From his place on the opposite side of the changing-room aisle, Bernard Marx overheard what they were saying and turned pale.
This passage is Bernard’s first appearance. He is listening to Henry Foster and the Assistant Predestinator talk about having sex with Lenina. On the one hand, Bernard feels disgusted by the World State’s attitude to promiscuity. On the other he is jealous of Foster’s relationship with Lenina. Bernard is caught between two conflicting desires: to reject the society of the World State and to be embraced by it.
“I want to know what passion is,” she heard him saying. “I want to feel something strongly.”
Bernard is dissatisfied with the society of the World State because he wants to feel strong emotions. This makes him different from John and Helmholtz, who want to find truth and beauty. Bernard is not seeking something bigger than himself. He seeks intense experiences because they make him feel good and important.
Even the thought of persecution left him undismayed, was rather tonic than depressing. He felt strong enough to meet and overcome affliction, strong enough to face even Iceland. And this confidence was the greater for his not for a moment really believing that he would be called upon to face anything at all.
When the Director threatens to have Bernard sent to Iceland, Bernard feels “elated.” His criticism of the World State has put him in a position where he can experience a strong feeling, and he finds the feeling “tonic.” However, the narrator suggests that Bernard might not enjoy this strong emotion if he believed he was really going to be punished. Bernard lacks the courage to face the unpleasant side of intense feeling.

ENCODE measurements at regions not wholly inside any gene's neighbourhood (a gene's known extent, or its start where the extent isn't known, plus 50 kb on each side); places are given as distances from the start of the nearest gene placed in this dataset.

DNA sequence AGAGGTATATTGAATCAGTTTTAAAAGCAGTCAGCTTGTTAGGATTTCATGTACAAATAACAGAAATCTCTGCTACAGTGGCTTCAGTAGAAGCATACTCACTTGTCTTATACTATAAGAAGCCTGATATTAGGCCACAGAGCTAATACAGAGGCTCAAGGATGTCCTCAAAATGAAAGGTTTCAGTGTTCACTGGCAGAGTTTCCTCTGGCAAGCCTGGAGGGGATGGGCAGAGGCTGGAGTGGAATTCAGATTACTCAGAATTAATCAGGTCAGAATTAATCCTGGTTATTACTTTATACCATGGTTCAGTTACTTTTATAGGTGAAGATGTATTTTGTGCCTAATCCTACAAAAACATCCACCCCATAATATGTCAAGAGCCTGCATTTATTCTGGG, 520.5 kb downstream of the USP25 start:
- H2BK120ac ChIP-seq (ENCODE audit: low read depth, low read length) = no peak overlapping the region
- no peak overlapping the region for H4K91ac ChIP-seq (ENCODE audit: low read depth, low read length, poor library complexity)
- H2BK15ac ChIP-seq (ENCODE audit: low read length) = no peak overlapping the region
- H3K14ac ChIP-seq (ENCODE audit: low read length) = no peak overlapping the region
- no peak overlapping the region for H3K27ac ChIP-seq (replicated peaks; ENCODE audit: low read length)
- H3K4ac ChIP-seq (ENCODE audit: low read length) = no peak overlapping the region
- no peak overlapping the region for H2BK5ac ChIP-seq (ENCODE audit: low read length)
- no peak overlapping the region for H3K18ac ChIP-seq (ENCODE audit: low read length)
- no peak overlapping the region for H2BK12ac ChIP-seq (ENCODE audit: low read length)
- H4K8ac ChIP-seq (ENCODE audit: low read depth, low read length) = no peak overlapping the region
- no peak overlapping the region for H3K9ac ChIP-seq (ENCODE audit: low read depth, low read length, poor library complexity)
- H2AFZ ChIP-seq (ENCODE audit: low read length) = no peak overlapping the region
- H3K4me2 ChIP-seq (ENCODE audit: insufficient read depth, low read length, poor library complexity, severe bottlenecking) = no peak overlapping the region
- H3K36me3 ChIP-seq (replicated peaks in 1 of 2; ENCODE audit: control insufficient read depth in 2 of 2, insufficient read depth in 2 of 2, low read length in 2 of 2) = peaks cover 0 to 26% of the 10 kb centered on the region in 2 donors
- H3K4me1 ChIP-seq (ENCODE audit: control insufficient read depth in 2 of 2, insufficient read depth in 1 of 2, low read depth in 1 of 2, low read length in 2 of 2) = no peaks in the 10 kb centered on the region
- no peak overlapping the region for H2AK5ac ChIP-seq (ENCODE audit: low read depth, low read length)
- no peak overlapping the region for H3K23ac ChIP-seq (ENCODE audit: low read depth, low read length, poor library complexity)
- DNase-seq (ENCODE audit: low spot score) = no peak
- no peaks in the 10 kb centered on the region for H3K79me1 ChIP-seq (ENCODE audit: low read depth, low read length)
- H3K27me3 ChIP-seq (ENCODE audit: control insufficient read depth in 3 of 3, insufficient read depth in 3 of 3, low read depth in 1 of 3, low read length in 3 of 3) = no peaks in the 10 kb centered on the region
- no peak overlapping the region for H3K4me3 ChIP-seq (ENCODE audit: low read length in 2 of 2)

Success went fizzily to Bernard’s head, and in the process completely reconciled him (as any good intoxicant should do) to a world which, up till then, he had found very unsatisfactory. Insofar as it recognized him as important, the order of things was good. But, reconciled by his success he yet refused to forgo the privilege of criticizing this order. For the act of criticizing heightened his sense of importance, made him feel larger.
Bringing John back from the Savage Reservation turns Bernard into a social success. He begins to enjoy living in the World State while continuing to criticize it. What Helmholtz and others see as hypocrisy is the result of Bernard’s central character trait. He seeks intense feelings because they make him feel important. Being famous and criticizing his society both make him feel important, so he does both. Just as Helmholtz is too talented to feel at home in the World State, Bernard is too self-involved.
He was ashamed of his jealousy and alternately made efforts of will and took soma to keep himself from feeling it. But the efforts were not very successful; and between the soma-holidays there were, of necessity, intervals. The odious sentiment kept on returning.
When Helmholtz and John become better friends with each other than they are with Bernard, Bernard feels jealous. Ironically, his response shows exactly why he is unable to get along with them as well as they get along with each other. Helmholtz and John bond over their interest in intense feeling, but Bernard tries to suppress the feeling of intense jealousy with soma. Unlike his friends, Bernard doesn’t have the courage to embrace unpleasant passions as well as pleasant ones.